Emerging Open Market Battery Programs

Previously, Utility regulations and rules in California have not allowed energy resource to “stack” more than one application or service when participating in the grid. As a result, batteries have not been able to receive revenue for the incremental value that they can realize providing services such as wholesale market participation, distribution and transmission grid services, and utility resource adequacy requirements. On January 11th, 2018 the California Public Utilities Commission (CPUC) approved rulemaking 15-03-011 that will reduce, if not eliminate, these barriers.

As a part of the new rulemaking, the CPUC unanimously adopted 11 interim rules, which included the critical phrase that "resources interconnected in the customer domain may provide services in any domain." By domain, the CPUC indicates that customer-sited behind-the-meter batteries can participate in customer, distribution, and transmission domains. The single statement reflects that the CPUC intends to change current rules and regulations that prohibit batteries from participating in and generating revenue in transmission and distribution markets, such as frequency regulation and wholesale market generation. When the CPUC formalizes the 11 interim rules, facilities in California will not only be able to reduce costs of energy consumption with batteries, but will also be able to more widely generate revenue in the wholesale energy market and other developing markets.

Meanwhile, a similar trend is quickly emerging on the national level with the recent Notice of Proposed Rule (NOPR) marking by the Federal Energy Regulatory Commission (FERC) which is seeking to more effectively integrate battery energy storage into the wholesale markets. The NOPR is a result of the multiple barriers in regulations that limit Utility scale battery systems from participating wholesale markets. The FERC is proposing to not only change the rules to recognize the physical and operational capabilities and characteristics of battery energy storage to allow for their participation in wholesale markets, but also is proposing to make changes to the rules that define distributed energy resources, such as solar and batteries, that will allow aggregators, such as renewable energy developers, to participate in the wholesale energy markets across the country.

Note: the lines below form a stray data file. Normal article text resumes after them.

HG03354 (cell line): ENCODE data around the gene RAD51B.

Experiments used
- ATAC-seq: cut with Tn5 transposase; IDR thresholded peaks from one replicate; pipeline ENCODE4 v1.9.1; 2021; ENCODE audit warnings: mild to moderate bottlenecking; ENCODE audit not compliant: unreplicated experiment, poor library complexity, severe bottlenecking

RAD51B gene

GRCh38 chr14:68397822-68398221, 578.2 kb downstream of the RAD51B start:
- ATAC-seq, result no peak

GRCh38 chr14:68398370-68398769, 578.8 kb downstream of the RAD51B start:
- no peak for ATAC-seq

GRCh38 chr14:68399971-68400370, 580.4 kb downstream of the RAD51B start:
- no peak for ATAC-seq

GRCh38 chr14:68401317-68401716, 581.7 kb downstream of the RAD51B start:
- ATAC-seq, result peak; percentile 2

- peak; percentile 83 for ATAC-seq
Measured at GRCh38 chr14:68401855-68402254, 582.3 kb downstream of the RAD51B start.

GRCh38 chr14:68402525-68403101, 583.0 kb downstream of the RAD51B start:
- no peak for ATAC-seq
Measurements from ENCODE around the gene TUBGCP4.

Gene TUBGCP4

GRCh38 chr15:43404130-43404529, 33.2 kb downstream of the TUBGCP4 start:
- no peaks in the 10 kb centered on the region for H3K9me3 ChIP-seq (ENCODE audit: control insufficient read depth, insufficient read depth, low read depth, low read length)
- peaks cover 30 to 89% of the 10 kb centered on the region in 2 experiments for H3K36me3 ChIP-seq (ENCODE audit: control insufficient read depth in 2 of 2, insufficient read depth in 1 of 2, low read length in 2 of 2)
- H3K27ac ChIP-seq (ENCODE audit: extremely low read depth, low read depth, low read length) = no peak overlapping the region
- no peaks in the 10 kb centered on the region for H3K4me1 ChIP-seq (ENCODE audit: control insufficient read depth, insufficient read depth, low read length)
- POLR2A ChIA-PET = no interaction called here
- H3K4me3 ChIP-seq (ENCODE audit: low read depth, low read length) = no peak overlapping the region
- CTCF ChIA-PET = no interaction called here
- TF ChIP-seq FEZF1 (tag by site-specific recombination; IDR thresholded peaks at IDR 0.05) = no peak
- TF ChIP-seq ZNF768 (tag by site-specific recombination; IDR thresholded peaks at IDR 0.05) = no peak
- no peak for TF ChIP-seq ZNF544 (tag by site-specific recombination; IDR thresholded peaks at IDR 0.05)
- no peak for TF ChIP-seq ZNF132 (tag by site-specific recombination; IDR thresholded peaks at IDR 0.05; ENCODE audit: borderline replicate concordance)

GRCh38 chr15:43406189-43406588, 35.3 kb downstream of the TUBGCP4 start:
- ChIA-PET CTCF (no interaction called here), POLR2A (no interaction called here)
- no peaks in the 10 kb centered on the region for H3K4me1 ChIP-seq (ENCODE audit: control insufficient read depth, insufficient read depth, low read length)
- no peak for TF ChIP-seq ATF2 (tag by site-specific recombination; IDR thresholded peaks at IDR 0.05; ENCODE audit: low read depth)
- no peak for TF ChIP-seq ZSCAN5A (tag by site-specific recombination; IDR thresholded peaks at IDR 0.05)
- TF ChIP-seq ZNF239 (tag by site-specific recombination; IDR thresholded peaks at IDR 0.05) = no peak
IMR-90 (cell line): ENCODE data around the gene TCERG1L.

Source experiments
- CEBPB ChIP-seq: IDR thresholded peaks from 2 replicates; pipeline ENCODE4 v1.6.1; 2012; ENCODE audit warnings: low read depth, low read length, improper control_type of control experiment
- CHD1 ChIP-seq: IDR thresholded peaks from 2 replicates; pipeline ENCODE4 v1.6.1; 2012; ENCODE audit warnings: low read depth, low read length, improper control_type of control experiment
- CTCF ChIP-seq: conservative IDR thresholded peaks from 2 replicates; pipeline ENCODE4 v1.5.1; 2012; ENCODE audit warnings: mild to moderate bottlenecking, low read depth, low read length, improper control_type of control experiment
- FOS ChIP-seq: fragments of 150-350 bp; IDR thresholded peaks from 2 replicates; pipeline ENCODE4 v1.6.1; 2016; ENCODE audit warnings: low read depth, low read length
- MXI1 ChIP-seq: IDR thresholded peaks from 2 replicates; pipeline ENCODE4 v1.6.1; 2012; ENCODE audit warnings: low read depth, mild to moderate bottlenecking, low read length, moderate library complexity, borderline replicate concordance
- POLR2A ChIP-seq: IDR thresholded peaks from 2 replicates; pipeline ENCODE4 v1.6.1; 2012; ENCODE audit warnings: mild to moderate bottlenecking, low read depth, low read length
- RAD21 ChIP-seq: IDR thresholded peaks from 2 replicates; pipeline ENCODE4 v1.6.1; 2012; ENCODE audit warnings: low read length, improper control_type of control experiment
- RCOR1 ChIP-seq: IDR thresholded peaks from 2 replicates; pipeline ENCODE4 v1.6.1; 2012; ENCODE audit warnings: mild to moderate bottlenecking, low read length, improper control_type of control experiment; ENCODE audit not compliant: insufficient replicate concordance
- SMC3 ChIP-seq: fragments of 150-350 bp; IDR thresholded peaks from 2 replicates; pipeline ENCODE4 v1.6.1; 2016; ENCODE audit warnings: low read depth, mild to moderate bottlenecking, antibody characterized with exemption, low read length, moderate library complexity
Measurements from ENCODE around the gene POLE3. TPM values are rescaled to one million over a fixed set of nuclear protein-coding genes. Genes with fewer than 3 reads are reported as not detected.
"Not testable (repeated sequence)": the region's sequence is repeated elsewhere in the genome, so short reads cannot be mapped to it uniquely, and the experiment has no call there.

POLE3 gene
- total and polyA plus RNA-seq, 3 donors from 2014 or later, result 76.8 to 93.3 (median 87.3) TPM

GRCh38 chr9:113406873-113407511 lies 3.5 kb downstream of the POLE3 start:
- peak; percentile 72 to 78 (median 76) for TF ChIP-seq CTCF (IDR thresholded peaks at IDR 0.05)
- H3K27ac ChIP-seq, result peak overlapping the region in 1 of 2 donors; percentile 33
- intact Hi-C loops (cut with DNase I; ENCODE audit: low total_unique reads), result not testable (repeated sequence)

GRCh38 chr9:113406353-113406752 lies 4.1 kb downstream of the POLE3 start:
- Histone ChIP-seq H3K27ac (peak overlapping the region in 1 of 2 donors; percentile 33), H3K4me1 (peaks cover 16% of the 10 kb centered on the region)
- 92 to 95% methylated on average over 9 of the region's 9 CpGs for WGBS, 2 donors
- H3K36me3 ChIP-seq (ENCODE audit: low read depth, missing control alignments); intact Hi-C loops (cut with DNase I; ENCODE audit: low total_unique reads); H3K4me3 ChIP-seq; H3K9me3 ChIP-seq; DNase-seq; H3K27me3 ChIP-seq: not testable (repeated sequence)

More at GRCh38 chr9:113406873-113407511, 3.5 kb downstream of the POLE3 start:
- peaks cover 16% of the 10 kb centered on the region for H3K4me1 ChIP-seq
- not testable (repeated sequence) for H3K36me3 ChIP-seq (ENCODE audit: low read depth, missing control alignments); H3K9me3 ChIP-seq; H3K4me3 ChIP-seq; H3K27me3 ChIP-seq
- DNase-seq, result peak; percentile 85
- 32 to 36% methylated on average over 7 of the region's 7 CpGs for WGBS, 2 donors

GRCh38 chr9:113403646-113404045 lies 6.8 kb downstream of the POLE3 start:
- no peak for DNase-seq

Both the FERC and the CPUC regulations will present the opportunity for holistic system integrators,  to work with facilities to not only reduce energy costs through demand charge management, participate in utility programs, but also participate in wide wholesale markets in the future, most likely in the 2020 time frame, turning the uncontrollable overhead liability of an organization’s energy costs into a revenue-generating asset that can be managed, forecasted, hedged, and reduced over the long term.

[1] Based on PG&E E-20-P, SCE TOU-8-B and SDG&E ALTOU-P Tariffs

 

This case study was written by Michael Robinson, Business Development Manager –   EDF Renewable Energy, who has been working with EDF since 2013, developing relationships and renewable energy solutions with clients in the public and private sectors. After receiving an International MBA from University of San Diego, Michael joined EDF RE’s Government Energy Solutions group where he worked primarily with the Department of Defense (DoD) developing holistic energy solutions to increase renewable penetration and energy resilience on base. Now as part of the Distributed Solutions group, Michael provides onsite energy storage and solar solutions for corporate and industrial customers looking to take control of their energy costs. Michael’s passion for the energy sector goes outside of the office where he is a founding board member and acting Co-President of Young Professionals in Energy’s (YPE) San Diego chapter.

Share this valuable information with your colleagues using the buttons below:

« Back to Columns

comments powered by Disqus

Stay up-to-date and subscribe to our newsletter

  • Facebook
  • Twitter
  • LinkedIn
  • Subscribe